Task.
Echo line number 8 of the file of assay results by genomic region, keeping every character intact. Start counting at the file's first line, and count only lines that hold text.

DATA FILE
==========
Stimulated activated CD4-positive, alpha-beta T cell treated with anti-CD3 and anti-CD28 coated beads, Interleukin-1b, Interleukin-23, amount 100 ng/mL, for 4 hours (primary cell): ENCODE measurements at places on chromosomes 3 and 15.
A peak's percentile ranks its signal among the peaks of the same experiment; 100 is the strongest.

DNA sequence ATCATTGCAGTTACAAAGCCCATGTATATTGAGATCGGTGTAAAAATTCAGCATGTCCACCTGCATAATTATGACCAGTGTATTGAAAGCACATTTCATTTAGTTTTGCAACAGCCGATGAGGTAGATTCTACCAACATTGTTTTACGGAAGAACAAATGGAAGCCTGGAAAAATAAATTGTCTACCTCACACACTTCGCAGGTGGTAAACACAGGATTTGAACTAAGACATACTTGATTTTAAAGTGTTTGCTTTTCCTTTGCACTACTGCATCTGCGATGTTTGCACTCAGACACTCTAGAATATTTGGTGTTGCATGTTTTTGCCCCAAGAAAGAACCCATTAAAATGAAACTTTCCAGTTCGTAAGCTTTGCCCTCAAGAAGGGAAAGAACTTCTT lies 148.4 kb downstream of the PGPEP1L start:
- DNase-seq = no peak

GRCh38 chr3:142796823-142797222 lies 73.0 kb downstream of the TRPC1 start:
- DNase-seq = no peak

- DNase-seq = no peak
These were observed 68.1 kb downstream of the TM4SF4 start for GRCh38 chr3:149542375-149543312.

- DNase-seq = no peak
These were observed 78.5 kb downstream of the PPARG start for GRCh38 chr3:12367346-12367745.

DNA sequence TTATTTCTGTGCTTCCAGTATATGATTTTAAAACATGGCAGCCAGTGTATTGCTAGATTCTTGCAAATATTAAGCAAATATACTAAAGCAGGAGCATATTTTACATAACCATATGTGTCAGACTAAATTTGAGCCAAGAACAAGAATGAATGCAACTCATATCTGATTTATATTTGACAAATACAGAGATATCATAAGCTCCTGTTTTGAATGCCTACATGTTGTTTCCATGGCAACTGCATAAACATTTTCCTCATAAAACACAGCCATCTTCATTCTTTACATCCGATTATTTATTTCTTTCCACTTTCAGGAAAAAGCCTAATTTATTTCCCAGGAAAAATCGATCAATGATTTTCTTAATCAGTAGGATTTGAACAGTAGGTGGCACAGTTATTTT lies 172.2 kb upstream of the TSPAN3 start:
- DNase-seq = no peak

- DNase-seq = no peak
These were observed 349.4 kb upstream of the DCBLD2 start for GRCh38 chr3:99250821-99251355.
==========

These were observed 68.1 kb downstream of the TM4SF4 start for GRCh38 chr3:149542375-149543312.